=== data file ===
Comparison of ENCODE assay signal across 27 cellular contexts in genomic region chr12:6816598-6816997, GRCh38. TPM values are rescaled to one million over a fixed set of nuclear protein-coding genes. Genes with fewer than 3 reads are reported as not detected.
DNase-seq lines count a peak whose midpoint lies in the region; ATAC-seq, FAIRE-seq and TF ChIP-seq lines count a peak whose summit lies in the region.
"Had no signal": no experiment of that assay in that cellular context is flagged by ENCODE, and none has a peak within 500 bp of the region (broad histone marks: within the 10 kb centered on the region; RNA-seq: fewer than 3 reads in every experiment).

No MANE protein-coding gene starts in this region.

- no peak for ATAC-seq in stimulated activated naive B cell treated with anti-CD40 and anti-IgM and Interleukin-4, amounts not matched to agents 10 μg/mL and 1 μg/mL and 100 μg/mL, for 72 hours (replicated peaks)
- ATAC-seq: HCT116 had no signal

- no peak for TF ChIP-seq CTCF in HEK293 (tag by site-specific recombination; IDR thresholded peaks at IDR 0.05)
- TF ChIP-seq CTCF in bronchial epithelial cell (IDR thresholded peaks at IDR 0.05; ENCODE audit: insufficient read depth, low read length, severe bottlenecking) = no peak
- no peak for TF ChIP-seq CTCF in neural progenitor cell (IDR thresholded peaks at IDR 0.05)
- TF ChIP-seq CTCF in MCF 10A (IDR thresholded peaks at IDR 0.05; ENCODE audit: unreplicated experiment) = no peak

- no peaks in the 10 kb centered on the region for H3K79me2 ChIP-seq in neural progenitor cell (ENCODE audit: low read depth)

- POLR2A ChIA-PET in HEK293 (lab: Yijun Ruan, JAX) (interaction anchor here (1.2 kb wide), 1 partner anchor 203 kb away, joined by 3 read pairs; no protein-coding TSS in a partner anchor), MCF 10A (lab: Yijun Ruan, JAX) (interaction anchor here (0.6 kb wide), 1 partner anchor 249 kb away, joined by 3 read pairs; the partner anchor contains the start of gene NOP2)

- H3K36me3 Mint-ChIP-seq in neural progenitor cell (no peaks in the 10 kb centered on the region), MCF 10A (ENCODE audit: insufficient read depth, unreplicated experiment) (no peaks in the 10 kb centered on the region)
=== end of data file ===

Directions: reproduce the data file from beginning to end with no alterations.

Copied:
Comparison of ENCODE assay signal across 27 cellular contexts in genomic region chr12:6816598-6816997, GRCh38. TPM values are rescaled to one million over a fixed set of nuclear protein-coding genes. Genes with fewer than 3 reads are reported as not detected.
DNase-seq lines count a peak whose midpoint lies in the region; ATAC-seq, FAIRE-seq and TF ChIP-seq lines count a peak whose summit lies in the region.
"Had no signal": no experiment of that assay in that cellular context is flagged by ENCODE, and none has a peak within 500 bp of the region (broad histone marks: within the 10 kb centered on the region; RNA-seq: fewer than 3 reads in every experiment).

No MANE protein-coding gene starts in this region.

- no peak for ATAC-seq in stimulated activated naive B cell treated with anti-CD40 and anti-IgM and Interleukin-4, amounts not matched to agents 10 μg/mL and 1 μg/mL and 100 μg/mL, for 72 hours (replicated peaks)
- ATAC-seq: HCT116 had no signal

- no peak for TF ChIP-seq CTCF in HEK293 (tag by site-specific recombination; IDR thresholded peaks at IDR 0.05)
- TF ChIP-seq CTCF in bronchial epithelial cell (IDR thresholded peaks at IDR 0.05; ENCODE audit: insufficient read depth, low read length, severe bottlenecking) = no peak
- no peak for TF ChIP-seq CTCF in neural progenitor cell (IDR thresholded peaks at IDR 0.05)
- TF ChIP-seq CTCF in MCF 10A (IDR thresholded peaks at IDR 0.05; ENCODE audit: unreplicated experiment) = no peak

- no peaks in the 10 kb centered on the region for H3K79me2 ChIP-seq in neural progenitor cell (ENCODE audit: low read depth)

- POLR2A ChIA-PET in HEK293 (lab: Yijun Ruan, JAX) (interaction anchor here (1.2 kb wide), 1 partner anchor 203 kb away, joined by 3 read pairs; no protein-coding TSS in a partner anchor), MCF 10A (lab: Yijun Ruan, JAX) (interaction anchor here (0.6 kb wide), 1 partner anchor 249 kb away, joined by 3 read pairs; the partner anchor contains the start of gene NOP2)

- H3K36me3 Mint-ChIP-seq in neural progenitor cell (no peaks in the 10 kb centered on the region), MCF 10A (ENCODE audit: insufficient read depth, unreplicated experiment) (no peaks in the 10 kb centered on the region)